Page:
That’s where treating my Polywork as a changelog of achievements fits in perfectly. It allows me to personally track my successes and failures, but it also allows others to see those things in chronological order. What’s not to love!
It can be pretty daunting to go back through your experience and fill in all those key moments but I found that in some ways, it became cathartic. It acted as a reminder of all the things I’ve achieved over the years and how I’ve got to be
where I am today. It’s humbling.
Depending on who you are, what you do, and where you are in your journey, Polywork will do different things for you. Start by adding some basic content like your job history to see the timeline fill out and then begin to add the nuances at whatever level
of detail you want. Polywork is flexible enough that you can decide how granular you want your profile timeline to be. Make it an extension of who you are.
What you can learn from Polywork’s shipping strategy?
There are a few key things I think any business can take away from Polywork’s approach to shipping their MVP across the web and mobile.
- Don’t be afraid to ship a true MVP that offers one feature at the beginning — Whilst you’re validating your idea and your roadmap, don’t get bogged down in waiting to ship all of your features to customers from day one. You can never be 100% certain it will stick. Find your initial niche and ship that first. Then build on top of it.
- Start with a single platform and build from there — Don’t try to release a website, iOS app, Android app, and the kitchen sink too. Focus on a single platform first, validate the idea, then build out other platforms from there. Keeping focused reduces the resource you need upfront and allows you to focus on validation, not implementation.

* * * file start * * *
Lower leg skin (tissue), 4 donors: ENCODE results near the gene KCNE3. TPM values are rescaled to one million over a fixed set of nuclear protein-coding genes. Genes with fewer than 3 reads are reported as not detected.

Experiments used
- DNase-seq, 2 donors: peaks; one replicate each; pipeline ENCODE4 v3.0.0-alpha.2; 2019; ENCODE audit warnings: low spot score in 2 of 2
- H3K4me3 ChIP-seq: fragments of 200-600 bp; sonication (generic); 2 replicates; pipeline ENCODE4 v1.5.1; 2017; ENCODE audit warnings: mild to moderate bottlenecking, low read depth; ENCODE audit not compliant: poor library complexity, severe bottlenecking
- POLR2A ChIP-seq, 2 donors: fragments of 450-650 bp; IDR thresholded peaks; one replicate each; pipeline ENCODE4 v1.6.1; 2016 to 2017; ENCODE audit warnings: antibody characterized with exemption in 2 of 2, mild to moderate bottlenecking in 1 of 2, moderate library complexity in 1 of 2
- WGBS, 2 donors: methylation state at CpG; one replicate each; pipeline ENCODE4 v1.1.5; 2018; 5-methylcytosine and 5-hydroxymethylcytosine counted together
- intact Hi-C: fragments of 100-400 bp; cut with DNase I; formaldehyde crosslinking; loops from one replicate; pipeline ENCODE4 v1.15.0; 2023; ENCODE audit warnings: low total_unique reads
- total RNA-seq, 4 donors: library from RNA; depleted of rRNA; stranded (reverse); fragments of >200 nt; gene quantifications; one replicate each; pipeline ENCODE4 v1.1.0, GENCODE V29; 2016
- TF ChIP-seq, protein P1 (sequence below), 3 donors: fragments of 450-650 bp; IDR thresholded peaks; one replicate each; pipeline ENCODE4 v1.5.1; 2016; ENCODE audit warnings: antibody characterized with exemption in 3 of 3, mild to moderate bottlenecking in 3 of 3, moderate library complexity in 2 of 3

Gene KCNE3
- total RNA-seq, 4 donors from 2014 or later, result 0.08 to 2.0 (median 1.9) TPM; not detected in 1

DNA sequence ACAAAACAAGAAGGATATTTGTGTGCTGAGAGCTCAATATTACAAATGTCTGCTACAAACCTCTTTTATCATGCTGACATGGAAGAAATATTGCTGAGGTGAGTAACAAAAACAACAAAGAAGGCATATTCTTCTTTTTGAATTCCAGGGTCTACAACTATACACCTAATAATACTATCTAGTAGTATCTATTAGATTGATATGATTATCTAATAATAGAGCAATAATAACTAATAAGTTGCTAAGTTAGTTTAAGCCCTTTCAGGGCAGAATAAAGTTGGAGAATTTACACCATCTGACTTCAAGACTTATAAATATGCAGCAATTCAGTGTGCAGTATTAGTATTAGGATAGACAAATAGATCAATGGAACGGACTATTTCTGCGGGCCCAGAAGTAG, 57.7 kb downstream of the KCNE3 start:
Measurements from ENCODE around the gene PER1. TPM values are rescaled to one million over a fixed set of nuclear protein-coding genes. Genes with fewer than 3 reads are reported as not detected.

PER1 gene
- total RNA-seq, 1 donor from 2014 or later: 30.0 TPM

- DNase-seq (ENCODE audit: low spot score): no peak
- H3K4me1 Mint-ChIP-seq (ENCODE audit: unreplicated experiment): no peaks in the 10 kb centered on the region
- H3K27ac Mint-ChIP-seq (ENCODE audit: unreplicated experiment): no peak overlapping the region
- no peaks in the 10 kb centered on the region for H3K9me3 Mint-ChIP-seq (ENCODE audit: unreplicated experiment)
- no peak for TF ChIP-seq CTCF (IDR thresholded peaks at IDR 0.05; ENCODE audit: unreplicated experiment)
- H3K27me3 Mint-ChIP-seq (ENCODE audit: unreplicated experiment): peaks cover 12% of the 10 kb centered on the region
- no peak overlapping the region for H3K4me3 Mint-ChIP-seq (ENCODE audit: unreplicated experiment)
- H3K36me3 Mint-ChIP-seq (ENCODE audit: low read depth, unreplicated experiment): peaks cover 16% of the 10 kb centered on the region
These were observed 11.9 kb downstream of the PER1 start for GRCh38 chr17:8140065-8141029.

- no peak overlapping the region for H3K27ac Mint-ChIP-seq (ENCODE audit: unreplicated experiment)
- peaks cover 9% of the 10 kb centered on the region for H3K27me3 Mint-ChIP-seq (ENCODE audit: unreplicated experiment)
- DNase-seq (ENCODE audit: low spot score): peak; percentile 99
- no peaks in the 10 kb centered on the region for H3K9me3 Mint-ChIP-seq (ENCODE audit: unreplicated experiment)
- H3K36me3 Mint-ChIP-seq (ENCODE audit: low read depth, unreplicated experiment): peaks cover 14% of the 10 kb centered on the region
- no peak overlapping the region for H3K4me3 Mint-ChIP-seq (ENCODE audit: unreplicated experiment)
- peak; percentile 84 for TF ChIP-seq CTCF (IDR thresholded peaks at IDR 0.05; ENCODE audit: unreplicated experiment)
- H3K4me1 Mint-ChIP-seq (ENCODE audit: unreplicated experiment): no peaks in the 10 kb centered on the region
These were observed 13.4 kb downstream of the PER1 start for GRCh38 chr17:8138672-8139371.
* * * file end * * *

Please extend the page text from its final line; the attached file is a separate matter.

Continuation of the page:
- If you start with the web, wrap it into a mobile app before going native — Learning from Polywork’s approach here, the initial iOS beta was a wrapped web-app rather than native iOS and kept implementation simple. It was literally a webview (a PWA essentially) but wrapped to be servable via TestFlight. Since then, the app has evolved into being, even more native feeling (although still a wrapped webview) and provides a much nicer experience. This is the way to ship MVP. Bare minimum and then evolve.
- Free marketing is the best marketing — Being a startup, or even being a larger company, you need to be lean in how you think about shipping things. Whether you’re lean with your resource, with your features, or with your marketing strategy; keeping things simple and minimal will get you further for less. You could spend a lot of money on marketing to make a splash, or, you could follow Polywork’s approach and generate hype through word of mouth, exclusivity and ambiguity. Whilst they’ve built a lot of things out in the open, the early days were driven by ambiguity. This ambiguity generated intrigue and as people got brought into the fold, the excitement was shared and drove more waitlist signups. Pair that with exclusive personal codes to skip the queue and you’ve got a winning marketing strategy. Polywork weren’t the first to do this, but as a business, they’ve executed it perfectly. My Twitter timeline is a constant thread of “I’ve just joined Polywork, it’s amazing, use my code to sign up now”. As a company, what more could you ask for?
Sign yourself up
If you want to get on Polywork yourself (and I highly recommend you do!) then you can use my personal link to sign up, the first 25 people will skip the queue. Make sure you come and follow me once you get on there and say hi!